state officials’ trust.

“I think there’s an awful lot of folks trying to figure out what
would make this state better that’s in this bill,” Nichols said. “I
think that’s the general word of the day.”

The Obama administration says state cooperation has been exemplary.

“Part of what’s made implementation so successful so far is the close
communication we’ve had with states,” said Paul Dioguardi, director of
the Department of Health and Human Services’ (HHS) Office of
Intergovernmental Affairs.

Dioguardi said the creation of high-risk insurance pools and HHS’s
Web portal in particular required a “close partnership” with states. He
pointed out that HHS met this week with state officials in Minneapolis
for the first in a series of conversations on the state health insurance
exchanges, and nearly every state sent a representative.

Likewise, Brian Webb, manager of health policy and legislation for
the National Association of Insurance Commissioners, said he’s not aware
of any state declining to participate in the NAIC’s meetings. The NAIC
is charged with helping define the new rules health insurance companies
will have to obey, such as how much they have to spend on providing care
versus overhead.

“From the NAIC’s perspective, we have not had any states, no
departments, say, ‘We will not participate,’ ” said Webb, who was once a
legislative aide to then-Rep. Bill Thomas (R-Calif.). “So that has not
been an issue for us. Of course, departments of insurance have this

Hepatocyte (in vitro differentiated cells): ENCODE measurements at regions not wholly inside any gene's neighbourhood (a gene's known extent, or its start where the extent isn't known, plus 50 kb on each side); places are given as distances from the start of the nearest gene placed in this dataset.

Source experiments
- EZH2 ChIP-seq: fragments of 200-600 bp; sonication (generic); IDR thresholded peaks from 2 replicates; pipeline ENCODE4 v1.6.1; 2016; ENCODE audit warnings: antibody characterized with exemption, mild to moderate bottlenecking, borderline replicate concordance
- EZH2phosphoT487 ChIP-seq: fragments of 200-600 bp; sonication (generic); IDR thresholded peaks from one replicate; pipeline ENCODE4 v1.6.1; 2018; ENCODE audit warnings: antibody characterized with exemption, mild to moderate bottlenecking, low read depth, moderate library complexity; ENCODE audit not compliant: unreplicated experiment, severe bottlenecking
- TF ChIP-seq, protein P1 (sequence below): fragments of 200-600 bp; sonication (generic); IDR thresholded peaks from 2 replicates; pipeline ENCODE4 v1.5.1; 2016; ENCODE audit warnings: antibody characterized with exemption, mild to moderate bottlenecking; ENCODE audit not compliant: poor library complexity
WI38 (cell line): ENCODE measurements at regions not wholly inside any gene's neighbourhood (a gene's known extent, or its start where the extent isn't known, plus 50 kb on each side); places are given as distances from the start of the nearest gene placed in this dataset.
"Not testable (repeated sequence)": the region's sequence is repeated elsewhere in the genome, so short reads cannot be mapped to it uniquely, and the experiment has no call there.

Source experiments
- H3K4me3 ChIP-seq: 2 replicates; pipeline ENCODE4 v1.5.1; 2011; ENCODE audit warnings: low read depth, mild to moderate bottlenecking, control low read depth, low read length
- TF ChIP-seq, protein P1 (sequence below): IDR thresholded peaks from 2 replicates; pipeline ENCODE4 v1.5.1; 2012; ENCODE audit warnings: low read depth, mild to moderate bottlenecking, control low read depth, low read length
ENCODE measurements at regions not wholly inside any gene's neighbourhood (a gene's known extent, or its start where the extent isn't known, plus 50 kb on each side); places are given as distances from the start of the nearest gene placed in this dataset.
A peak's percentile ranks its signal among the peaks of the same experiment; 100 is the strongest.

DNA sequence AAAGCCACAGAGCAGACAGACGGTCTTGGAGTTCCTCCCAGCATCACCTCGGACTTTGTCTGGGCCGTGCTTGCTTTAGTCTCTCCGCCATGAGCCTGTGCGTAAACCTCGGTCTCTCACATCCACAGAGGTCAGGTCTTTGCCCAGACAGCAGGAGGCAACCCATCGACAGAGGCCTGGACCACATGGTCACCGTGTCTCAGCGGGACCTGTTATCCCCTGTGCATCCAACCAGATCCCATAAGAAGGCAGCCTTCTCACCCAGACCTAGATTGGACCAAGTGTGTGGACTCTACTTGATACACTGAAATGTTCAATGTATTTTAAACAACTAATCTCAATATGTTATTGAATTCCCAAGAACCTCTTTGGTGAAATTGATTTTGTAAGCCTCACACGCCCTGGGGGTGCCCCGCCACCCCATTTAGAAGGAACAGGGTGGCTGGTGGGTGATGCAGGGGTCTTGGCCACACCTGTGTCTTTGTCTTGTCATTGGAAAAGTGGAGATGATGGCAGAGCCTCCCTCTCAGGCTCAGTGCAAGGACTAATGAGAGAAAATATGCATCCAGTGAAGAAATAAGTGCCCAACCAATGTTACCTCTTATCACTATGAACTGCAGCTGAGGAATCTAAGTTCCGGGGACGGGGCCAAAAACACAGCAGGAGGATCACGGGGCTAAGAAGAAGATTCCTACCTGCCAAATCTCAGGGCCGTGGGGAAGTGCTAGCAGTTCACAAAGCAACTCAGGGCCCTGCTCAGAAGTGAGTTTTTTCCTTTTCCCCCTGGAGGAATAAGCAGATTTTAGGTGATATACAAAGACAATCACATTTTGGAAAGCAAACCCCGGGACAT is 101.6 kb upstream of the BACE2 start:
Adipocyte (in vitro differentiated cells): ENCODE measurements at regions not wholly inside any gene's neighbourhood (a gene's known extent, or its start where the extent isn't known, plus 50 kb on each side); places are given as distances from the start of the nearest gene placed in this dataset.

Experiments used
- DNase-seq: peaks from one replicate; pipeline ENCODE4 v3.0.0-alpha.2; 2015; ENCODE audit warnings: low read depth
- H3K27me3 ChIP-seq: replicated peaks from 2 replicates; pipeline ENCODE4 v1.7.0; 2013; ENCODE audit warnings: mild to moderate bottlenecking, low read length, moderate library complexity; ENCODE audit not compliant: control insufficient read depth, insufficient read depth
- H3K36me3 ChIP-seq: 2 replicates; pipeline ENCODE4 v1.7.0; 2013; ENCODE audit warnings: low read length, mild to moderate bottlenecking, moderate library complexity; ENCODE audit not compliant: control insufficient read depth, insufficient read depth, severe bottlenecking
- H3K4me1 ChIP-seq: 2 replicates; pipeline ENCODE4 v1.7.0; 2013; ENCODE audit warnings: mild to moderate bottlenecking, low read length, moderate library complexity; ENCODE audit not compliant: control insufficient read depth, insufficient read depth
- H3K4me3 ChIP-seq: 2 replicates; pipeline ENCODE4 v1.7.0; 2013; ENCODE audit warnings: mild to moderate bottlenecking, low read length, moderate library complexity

attitude of ‘Legislatures pass it, you implement it.’ ”

He added that, barely two months after grants were first made
available to help states improve their ability to review insurance
rates, only five or six have declined to apply. The healthcare reform
law set aside $250 million in state grants over five years.

States have also been taking advantage of federal grants to help them
assist consumers, boost their primary care workforce or support
pregnant teenagers — nine different grant opportunities, in addition to
federal funding for coverage of early retirees and the high-risk pools
for people with pre-existing conditions.

Some are drawing parallels with last year’s debate over the stimulus bill.

“Most states are strapped for cash right now, is the reality,” Meinhold said.

“Even states that were opposed to [the recovery act] and some of the
stimulus dollars, they still applied for a lot of those grants. So
states are looking at ‘When does it make sense, is it an opportunity,
does it help us?’ ”

Simply applying for federal grants doesn’t necessarily mean states are following the spirit of the law, though.

The California-based nonprofit Consumer Watchdog made that point in a
letter sent Tuesday to HHS Secretary Kathleen Sebelius urging her to
reject Gov. Arnold Schwarzenegger’s (R) application for a rate review

The letter criticizes the governor’s application because California
would use the money to hire actuaries to review rate filings without
giving them the authority to reject rate requests.

“I think the intent of the grants was specifically to enhance states’
ability to thoroughly evaluate and, where it can, to approve or
disapprove rates,” said Carmen Balber, the group’s Washington director.

Consumer Watchdog
Consumer Watchdog